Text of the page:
There are a few standout attributes I look for in a coach, and all are of equal importance. I recently have started working with a new contortion coach, and the first thing I looked at were some videos of her performing. It was clear right then that she was an amazing contortionist, which, having never worked with her, made me feel a lot better about the prospect of doing so. I looked at her experience performing, but after a certain point, reviews and online biographies don’t cut it. Honestly, the best thing to do when looking for a coach is to go to one of their classes. You’ll know immediately upon meeting them if their personality is supportive or gives off the right vibe for what you’re looking for. A big part of having a coach is trust and, especially with contortion, you need to feel really comfortable with them, otherwise you’ll have a much harder time learning from them. So I always make sure you can get along with your coach and really trust them because, let’s be honest, circus can be dangerous. Really, find a coach with experience and who is skilled in the discipline you’re looking for, and then train with them!! You’ll know after one session if their style works for you, but really look for someone that challenges you while remaining positive, and also that you want to spend hours working really hard with!!!
I am lucky enough to never have had a coach who is downright bad. It seems to me that most circus coaches have a really good understanding as to what each person can and can’t do. Most of the time, a really good teacher will know that you are ready for harder moves or classes before you know it yourself. I also prefer coaches who have a sense of humor. For example, right now I have a lyra teacher who acts so ridiculously, over the top peppy about all of the most painful moves that my whole class is somehow cracking up over the fact that they hurt so much. If she didn’t do that, the class would be boring and we would all complain about our aches and pains, but instead she has shown us how to take ridiculous, ironic pride in our hard earned bruises. A good coach will also help give a sense of community to the group they are working with. In many of my favorite classes we will take ten minutes or so while we are warming up just to talk about our days, any upcoming events, or just to tell anecdotes. Having a sense of community helps us trust each other, which in turn makes us better performers.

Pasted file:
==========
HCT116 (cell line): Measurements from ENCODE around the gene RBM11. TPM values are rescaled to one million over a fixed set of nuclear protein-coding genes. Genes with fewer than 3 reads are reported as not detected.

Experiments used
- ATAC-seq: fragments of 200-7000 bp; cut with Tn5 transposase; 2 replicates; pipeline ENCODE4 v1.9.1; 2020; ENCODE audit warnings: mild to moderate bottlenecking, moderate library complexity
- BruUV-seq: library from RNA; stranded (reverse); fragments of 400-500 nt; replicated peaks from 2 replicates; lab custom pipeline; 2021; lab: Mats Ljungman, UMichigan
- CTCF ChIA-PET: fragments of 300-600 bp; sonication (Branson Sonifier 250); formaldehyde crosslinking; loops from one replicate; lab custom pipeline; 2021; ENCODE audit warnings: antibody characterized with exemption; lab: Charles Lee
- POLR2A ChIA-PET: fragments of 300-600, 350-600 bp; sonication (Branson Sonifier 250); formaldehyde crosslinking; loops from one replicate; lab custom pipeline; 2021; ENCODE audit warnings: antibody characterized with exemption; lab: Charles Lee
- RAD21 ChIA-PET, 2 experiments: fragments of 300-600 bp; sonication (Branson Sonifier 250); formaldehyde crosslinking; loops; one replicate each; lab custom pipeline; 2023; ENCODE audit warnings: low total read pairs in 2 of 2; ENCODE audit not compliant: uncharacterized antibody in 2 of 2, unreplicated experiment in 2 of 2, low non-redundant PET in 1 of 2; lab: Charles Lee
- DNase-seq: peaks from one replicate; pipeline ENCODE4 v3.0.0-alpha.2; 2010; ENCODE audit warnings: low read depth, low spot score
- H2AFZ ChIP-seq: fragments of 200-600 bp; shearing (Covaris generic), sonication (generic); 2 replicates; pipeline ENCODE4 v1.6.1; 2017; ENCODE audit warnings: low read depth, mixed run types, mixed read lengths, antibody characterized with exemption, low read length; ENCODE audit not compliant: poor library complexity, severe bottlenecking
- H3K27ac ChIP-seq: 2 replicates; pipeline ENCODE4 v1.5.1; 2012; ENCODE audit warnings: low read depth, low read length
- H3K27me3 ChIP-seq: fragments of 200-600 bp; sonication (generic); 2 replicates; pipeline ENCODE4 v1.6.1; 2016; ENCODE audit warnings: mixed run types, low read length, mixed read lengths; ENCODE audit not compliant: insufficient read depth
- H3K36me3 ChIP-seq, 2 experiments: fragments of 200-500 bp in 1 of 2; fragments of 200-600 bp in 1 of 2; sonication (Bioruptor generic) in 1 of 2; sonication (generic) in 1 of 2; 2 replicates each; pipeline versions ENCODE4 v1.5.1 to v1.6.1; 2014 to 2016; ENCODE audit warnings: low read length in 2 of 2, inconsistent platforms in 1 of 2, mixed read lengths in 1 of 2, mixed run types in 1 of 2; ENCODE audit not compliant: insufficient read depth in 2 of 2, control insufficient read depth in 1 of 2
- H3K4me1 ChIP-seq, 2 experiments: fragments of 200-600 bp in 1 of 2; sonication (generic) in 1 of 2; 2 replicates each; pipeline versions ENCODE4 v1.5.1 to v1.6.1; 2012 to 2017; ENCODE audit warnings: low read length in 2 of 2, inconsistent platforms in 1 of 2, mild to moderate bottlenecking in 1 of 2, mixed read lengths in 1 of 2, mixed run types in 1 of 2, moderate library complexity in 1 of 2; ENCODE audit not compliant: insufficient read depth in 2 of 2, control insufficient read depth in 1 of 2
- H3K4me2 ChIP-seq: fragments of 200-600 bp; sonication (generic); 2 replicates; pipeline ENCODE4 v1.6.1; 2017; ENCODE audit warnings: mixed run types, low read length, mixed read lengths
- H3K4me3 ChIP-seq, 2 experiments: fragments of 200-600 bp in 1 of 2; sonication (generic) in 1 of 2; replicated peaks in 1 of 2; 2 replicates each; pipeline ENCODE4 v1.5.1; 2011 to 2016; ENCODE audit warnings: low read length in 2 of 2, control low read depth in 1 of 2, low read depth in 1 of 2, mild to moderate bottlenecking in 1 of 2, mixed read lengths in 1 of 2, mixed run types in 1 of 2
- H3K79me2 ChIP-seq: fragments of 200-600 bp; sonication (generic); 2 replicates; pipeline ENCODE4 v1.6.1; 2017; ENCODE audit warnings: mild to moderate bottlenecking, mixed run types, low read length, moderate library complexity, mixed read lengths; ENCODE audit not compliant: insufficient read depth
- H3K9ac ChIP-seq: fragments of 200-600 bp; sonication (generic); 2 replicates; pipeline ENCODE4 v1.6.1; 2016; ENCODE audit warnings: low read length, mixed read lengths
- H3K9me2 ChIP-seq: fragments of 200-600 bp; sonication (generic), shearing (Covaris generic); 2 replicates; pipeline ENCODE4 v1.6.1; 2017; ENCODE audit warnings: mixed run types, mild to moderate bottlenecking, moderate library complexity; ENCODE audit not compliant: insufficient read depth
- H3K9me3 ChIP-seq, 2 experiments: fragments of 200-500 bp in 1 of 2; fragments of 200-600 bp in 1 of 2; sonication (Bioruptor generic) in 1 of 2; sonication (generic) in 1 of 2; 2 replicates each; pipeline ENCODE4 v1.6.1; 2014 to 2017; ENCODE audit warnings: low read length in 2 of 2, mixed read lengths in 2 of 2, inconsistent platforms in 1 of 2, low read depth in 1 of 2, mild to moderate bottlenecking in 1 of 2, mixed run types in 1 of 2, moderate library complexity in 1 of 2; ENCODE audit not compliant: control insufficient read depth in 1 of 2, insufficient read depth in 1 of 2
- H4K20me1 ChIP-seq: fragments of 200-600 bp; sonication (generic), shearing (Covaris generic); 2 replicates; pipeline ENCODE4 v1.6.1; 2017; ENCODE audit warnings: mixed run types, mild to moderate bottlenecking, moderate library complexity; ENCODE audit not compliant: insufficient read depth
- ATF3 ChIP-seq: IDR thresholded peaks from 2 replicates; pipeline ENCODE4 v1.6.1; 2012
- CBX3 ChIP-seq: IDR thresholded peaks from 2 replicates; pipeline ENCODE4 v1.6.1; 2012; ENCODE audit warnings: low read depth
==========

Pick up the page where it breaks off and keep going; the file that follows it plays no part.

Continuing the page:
Finding a clowning “coach” is tough. You can’t teach someone how to be funny-only the tools that could possibly lead to something funny (see our recent article CLASS CLOWN for more on this subject). As a result of this, when I look for clowns that I want to train with, I am really just looking for clowns that make me laugh and that have a performance style that I feel is similar to mine. Furthermore, because of the unique nature of clowning, another great way to learn is just by observing. Comedic timing, for example, cannot be taught; it is something that a performer develops overtime, and there is not an exact methodology behind it to ensure the laugh. I was “coached” in comedic timing by watching old Marx Brothers movies, and observing when they would deliver a punch line or performed a feat of slapstick. Observing this gave me a far better understanding of timing than anyone could express in words. When we talk about clown training, more often than not the words “studied with” are used as opposed to “coached by.” The rationale behind this is that when you go to a clowning class or session, you are learning a certain performer’s take on what the clown is and how they should communicate, and are truly studying how they apply those theories to performance. Coached by implies that there is a right way and wrong way, which with clowning is not the case (there is a wrong way to be shot out of a canon, for example, but not a wrong way to make someone laugh). Finding someone to study with can be a challenge, but from my personal experience the best teachers are those that have developed material you already enjoy.
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